Numbers without facts are useless

I feel I must respond to the baseless claim made by Leland W. Williams that points to the number of counties won by the president as an important statistic in his win.

In my first class in grad school 50 years ago, the professor opened his series of lectures on statistics by telling us that a number unsupported by facts is meaningless. Just because gives the raw number of counties won, it means nothing because comparing the population of a county in Wyoming to one in Virginia is like comparing a grape to a grapefruit. Both are fruit, but that is all they have in common.

Wyoming has one representative for the entire state of 23 counties. There were 203,420 people who voted in the state in 2018 ( for an average of 8,844 votes per county. The Commonwealth of Virginia has 11 congressional districts, 95 counties and 1,716,182 voters in 2018. That is 18,065 votes per county on average and 156,016 voters per district. Each district in Virginia has about 76 percent of the voters in the entire state of Wyoming. Additionally, there are seven counties and cities in Virginia which by themselves have more voters then the entire state of Wyoming. Clearly, the number of counties won by each candidate by itself means nothing.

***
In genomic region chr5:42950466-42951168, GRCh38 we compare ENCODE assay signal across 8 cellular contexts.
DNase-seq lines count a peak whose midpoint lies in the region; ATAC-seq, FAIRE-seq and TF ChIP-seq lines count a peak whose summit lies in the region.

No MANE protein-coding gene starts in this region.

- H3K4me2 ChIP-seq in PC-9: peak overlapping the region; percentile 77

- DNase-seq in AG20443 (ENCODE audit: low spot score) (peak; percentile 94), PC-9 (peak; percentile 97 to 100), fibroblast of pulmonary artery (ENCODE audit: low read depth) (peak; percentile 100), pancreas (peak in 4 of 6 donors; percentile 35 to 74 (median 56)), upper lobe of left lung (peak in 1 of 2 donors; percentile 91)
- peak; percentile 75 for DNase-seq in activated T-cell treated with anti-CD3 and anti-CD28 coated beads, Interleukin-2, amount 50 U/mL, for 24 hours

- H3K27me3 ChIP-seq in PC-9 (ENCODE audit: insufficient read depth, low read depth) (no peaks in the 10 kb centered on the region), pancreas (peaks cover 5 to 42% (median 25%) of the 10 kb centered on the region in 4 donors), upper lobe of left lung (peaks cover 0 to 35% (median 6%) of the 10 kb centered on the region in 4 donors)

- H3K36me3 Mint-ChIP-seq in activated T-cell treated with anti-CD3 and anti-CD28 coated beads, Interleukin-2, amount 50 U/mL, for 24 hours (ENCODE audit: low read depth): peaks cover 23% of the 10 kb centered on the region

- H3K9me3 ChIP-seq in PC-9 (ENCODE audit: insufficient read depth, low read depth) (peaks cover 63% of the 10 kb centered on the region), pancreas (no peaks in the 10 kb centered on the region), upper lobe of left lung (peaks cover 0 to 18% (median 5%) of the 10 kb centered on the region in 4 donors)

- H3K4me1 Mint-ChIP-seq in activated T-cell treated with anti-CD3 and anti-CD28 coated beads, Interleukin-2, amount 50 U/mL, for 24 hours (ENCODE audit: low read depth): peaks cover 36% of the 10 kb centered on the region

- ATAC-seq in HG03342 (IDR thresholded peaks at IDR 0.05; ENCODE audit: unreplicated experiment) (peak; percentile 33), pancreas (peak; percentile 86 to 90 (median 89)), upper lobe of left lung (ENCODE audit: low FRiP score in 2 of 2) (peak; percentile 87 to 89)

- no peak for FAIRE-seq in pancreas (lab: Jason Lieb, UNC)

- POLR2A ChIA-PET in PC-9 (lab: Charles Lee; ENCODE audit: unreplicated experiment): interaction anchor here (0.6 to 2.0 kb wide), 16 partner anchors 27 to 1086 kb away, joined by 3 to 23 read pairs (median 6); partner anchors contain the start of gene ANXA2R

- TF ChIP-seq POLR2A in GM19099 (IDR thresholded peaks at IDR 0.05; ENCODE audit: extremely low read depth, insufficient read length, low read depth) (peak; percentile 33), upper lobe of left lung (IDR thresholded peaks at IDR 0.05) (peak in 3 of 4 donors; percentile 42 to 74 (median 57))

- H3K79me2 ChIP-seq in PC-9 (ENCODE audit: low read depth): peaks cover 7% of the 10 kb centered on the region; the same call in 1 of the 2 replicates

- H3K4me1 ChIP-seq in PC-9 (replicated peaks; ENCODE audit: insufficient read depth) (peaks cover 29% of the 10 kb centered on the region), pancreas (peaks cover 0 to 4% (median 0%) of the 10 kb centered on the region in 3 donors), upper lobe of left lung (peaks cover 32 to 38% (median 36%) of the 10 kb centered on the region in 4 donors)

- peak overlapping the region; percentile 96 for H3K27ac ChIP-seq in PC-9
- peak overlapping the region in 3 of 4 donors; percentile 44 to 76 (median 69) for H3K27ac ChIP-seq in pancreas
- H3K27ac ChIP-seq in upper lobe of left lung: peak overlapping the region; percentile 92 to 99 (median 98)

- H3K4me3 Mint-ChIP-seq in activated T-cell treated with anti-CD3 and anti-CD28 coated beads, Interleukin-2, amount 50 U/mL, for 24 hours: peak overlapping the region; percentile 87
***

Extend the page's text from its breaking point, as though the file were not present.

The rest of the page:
One can draw from a map of the United States that shows population and voting patterns that the most populated counties in the nation are within a couple of hours of either the Atlantic or Pacific oceans or the Gulf of Mexico. Since that is also where the majority of Democratic voters are located, then the disparity in the number of counties that voted for either candidate becomes clear. It also reinforces the argument that raw numbers from Fact Check are meaningless.

I stand behind my belief that until the Electoral College is banished to the history books, there will never be anything close to one man, one vote in this country.

WL Maner


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